- Seek help right away: Early intervention makes a difference in the course of schizophrenia, so don’t wait to get professional help. You family member will need assistance finding a good doctor and other effective treatments.
- Encourage independence: Rather than doing everything for your family member, encourage self-care and self-confidence. Help your loved one develop or relearn skills that will allow for greater independence of functioning.
- Be collaborative: It’s important that your loved one have a voice in his or her treatment. When your family member feels respected and acknowledged, he or she will be more motivated to follow through with treatment and work toward recovery.
- Take side effects seriously: Many people stop taking their schizophrenia medication because of side effects, so pay attention to your loved one’s drug complaints. Bring any distressing side effects to the attention of the doctor. The doctor may be able to reduce adverse effects by reducing the dose, switching to another antipsychotic, or adding another medication that targets the troublesome side effect.
- Encourage your loved one to take medication regularly:Even with side effects under control, some people with schizophrenia refuse medication or take it irregularly. This may be due to a lack of insight into their illness and the importance of medication, or they may simply have trouble remembering their daily dose. Medication calendars, weekly pillboxes, and timers can help people who are forgetful.
- Track your family member’s progress: You can help the doctor track treatment progress by documenting changes in your family member’s behavior, mood, and other symptoms in response to medication. A journal or diary is a good way to record medication history, side effects, and everyday details that might otherwise be forgotten.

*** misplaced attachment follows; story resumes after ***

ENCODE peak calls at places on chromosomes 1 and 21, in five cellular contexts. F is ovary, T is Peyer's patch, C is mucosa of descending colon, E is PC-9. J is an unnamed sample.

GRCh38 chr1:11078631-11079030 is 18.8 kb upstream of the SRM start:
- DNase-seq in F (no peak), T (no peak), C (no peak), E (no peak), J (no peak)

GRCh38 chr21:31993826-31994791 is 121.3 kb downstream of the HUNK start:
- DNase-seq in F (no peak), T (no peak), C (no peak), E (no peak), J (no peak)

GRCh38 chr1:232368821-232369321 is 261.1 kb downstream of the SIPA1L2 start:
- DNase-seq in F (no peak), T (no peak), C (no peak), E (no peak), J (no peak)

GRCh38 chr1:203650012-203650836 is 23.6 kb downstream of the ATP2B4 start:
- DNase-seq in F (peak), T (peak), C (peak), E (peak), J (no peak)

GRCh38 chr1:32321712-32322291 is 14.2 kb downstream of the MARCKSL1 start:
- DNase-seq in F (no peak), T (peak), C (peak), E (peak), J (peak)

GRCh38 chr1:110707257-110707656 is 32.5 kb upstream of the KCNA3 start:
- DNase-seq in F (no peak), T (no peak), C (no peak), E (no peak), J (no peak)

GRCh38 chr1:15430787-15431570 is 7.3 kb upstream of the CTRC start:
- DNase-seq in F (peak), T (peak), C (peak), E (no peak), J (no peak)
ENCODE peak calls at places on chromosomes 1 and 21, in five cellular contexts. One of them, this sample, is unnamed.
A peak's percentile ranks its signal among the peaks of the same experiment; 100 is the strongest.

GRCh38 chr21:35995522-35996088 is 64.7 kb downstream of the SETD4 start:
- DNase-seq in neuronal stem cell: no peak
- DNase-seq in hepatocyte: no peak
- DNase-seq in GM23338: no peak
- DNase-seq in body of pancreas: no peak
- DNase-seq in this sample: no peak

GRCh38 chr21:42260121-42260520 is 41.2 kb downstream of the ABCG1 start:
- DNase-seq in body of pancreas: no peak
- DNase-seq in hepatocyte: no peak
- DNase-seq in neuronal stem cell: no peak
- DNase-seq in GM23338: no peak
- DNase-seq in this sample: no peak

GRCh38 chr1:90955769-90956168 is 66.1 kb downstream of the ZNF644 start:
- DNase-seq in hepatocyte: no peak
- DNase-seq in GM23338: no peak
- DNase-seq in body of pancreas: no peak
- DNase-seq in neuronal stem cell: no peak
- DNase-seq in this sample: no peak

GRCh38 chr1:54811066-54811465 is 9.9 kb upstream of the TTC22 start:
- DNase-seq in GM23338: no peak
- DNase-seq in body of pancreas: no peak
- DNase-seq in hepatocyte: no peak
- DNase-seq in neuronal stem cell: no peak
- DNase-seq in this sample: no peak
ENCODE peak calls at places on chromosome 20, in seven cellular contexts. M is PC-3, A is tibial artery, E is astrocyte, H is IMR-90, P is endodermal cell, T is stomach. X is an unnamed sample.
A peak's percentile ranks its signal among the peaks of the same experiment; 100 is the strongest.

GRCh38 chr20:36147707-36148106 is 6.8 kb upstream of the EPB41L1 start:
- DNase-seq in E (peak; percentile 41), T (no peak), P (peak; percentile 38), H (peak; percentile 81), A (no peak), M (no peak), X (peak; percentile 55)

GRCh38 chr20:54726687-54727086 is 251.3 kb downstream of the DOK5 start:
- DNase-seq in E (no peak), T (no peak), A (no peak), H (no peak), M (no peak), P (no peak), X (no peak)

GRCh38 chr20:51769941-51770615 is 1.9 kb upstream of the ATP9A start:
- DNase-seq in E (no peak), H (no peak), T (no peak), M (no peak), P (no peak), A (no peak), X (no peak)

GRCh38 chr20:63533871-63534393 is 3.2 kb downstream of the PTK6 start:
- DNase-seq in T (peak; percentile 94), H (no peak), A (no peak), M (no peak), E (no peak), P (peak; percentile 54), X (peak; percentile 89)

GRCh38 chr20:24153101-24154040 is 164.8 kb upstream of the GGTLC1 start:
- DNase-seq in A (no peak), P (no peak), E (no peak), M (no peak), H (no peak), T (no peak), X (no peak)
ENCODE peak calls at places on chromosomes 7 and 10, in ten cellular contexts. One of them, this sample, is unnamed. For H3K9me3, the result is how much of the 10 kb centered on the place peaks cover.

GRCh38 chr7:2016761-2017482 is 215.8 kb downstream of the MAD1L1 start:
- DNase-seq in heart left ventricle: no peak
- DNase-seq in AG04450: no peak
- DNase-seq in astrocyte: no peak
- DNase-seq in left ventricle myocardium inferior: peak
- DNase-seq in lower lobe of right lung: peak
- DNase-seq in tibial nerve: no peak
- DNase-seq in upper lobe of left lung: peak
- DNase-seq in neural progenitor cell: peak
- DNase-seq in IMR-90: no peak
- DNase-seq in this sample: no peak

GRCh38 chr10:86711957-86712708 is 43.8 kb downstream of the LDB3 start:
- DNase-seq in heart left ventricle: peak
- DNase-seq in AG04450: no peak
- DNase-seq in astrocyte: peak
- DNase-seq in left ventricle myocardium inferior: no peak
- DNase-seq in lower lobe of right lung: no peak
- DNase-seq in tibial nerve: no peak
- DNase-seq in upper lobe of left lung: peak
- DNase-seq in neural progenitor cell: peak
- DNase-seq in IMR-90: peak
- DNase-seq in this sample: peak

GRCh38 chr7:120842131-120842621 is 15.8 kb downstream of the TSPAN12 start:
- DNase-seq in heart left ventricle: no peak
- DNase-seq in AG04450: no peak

Relapse can occur if the person is not taking medicines. However, learning to recognize early signs of relapse can help prevent crisis. The warning signs of relapse are often similar to the symptoms and behaviors that led up to the person’s first psychotic episode.
Common warning signs of schizophrenia relapse:
- Social withdrawal
- Deterioration of personal hygiene
- Increasing paranoia
- Confusing or nonsensical speech
- Strange disappearances
Despite your best efforts to prevent relapse, there may be times when your family member’s condition deteriorates rapidly and drastically. During a schizophrenia crisis, you must get help for your family member as soon as possible. Hospitalization may be required to keep your loved one safe. It’s also wise to go over the emergency plan with your family member. The crisis situation may be less frightening and upsetting to your loved one if he or she knows what to expect during an emergency.
Tips for handling your loved one during a schizophrenia crisis:
- Remember that you cannot reason with acute psychosis
- Remember that the person may be terrified by his/her own feelings of loss of control
- Do not express irritation or anger
- Do not shout
- Do not use sarcasm as a weapon
- Decrease distractions (turn off the TV, radio, etc.)
- Ask any casual visitors to leave—the fewer people the better
- Avoid direct continuous eye contact
- Avoid touching the person
- Sit down and ask the person to sit down also
For more help in dealing with family members who may have schizophrenia or other mental health needs; contact World Brain Center Hospital today.